Ocean pathways in the Arctic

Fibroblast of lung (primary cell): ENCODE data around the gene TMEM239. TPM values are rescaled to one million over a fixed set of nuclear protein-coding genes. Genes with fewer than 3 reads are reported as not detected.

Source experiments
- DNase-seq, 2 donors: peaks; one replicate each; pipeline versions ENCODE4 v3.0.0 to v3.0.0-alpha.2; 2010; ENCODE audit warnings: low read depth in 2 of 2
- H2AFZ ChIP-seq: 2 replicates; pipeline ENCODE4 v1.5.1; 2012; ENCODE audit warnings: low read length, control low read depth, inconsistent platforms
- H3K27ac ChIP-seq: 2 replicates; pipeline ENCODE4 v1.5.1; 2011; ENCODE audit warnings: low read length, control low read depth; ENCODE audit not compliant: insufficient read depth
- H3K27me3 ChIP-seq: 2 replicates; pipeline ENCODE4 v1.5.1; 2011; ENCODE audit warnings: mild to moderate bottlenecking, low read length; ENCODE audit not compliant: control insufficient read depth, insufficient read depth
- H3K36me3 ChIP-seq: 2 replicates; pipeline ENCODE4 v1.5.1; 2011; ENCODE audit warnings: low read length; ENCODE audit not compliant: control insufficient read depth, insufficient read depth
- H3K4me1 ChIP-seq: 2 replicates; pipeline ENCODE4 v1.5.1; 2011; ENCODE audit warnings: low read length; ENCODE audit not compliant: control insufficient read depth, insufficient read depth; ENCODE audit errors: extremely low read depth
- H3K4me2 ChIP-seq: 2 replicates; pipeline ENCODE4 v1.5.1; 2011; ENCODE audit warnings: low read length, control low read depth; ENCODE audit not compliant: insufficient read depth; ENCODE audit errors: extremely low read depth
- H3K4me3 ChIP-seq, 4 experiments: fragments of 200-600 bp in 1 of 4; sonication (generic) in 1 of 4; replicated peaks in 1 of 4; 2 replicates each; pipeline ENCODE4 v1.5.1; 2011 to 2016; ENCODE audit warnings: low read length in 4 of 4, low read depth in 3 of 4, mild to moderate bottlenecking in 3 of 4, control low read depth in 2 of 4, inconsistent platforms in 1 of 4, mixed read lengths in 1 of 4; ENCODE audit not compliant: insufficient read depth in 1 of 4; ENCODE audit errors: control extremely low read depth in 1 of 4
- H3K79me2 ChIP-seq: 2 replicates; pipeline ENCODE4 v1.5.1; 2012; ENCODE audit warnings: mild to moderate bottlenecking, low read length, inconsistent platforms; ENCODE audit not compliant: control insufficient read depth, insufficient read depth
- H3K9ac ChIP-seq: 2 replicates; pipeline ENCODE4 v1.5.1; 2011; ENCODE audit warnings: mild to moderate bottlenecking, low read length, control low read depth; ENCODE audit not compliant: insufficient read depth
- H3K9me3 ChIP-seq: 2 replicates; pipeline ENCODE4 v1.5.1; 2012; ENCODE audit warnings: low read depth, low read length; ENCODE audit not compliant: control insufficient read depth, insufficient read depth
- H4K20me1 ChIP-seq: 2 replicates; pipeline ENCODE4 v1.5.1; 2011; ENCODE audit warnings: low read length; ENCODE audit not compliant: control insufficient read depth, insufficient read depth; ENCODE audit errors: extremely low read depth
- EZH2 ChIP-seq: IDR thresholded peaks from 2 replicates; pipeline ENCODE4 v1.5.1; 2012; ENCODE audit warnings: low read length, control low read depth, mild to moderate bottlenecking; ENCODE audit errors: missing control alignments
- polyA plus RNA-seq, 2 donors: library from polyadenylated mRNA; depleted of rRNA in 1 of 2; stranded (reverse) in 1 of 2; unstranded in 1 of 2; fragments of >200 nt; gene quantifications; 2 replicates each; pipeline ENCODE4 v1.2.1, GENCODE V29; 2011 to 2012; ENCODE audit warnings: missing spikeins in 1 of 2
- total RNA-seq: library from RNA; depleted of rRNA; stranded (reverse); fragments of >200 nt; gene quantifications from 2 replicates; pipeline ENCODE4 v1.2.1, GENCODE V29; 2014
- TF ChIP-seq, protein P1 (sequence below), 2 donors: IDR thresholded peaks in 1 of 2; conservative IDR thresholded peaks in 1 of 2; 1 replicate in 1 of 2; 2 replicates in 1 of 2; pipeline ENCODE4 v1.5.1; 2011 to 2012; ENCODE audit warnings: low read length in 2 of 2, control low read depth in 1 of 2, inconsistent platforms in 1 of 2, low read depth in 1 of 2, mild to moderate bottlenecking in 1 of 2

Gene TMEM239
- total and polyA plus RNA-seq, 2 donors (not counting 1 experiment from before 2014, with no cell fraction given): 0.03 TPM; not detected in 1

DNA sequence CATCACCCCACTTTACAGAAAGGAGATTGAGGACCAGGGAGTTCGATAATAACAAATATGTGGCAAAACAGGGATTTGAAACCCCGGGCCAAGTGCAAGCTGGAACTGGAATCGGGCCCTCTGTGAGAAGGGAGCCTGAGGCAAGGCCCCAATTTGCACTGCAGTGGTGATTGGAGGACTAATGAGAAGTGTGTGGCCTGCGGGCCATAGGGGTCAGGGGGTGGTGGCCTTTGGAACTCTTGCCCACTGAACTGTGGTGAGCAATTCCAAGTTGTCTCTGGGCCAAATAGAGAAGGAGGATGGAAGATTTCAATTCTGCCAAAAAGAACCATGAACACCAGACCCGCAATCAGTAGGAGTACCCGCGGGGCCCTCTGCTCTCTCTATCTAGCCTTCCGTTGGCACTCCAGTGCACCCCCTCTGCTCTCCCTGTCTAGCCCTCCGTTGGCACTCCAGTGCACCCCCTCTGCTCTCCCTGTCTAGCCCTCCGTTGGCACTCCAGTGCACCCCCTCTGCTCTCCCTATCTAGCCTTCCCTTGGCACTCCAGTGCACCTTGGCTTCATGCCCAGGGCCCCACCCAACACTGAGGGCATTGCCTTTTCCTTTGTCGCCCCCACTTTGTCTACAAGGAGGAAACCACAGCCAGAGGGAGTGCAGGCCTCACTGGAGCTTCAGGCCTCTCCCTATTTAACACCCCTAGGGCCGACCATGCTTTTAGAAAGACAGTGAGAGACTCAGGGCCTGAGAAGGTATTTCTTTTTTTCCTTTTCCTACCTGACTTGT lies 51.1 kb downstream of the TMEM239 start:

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Introduction: The Arctic Monitoring and Assessment Programme (AMAP), established in 1991, was given the responsibility to monitor the levels and assess the effects of selected anthropogenic pollutants in all compartments of the Arctic. The results from the first phase of AMAP are published in two reports. Firstly, a popular version called «Arctic Pollution Issues: A State of the Arctic Environment Report» and secondly, in the scientific volume: «The AMAP Assessment Report: Arctic Pollution Issues>> This presentation summarise some results on transport mechanisms in the ocean as described in the AMAP reports. The sources of contaminants of interest to AMAP generally lie outside of the Arctic region. Pathways within the three major compartments, the atmosphere, the terrestrial/freshwater and the marine compartments all contribute to the delivery of contaminants to the Arctic. Consequently, an understanding of pollution pathways to- and within- the Arctic are of special concem. The objective of this presentation is to provide a brief summary of the physical processes and pathways, both within and between the main compartments, which determine the fate of contaminants in the Arctic environment as described in chapter 3 of the AMAP Assessment Report (AAR). Special emphasis is given to the conclusions, including lack of knowledge, and recommendations.